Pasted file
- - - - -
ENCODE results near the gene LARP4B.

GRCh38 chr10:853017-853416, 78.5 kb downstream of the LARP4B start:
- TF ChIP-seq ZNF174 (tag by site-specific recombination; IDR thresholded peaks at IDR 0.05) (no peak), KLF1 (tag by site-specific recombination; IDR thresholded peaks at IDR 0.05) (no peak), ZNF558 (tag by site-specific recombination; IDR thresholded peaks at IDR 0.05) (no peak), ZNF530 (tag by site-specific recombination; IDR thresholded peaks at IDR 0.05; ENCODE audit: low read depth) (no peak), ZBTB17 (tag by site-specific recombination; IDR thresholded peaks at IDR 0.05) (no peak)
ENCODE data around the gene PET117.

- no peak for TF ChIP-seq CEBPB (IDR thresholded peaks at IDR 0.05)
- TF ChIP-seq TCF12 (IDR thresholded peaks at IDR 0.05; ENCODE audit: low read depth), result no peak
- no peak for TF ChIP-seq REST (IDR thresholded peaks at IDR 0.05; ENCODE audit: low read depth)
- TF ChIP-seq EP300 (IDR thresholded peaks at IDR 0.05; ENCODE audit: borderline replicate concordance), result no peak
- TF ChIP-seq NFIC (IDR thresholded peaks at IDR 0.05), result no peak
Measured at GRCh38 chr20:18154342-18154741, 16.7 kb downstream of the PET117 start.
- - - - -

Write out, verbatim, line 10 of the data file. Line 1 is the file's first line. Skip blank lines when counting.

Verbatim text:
Measured at GRCh38 chr20:18154342-18154741, 16.7 kb downstream of the PET117 start.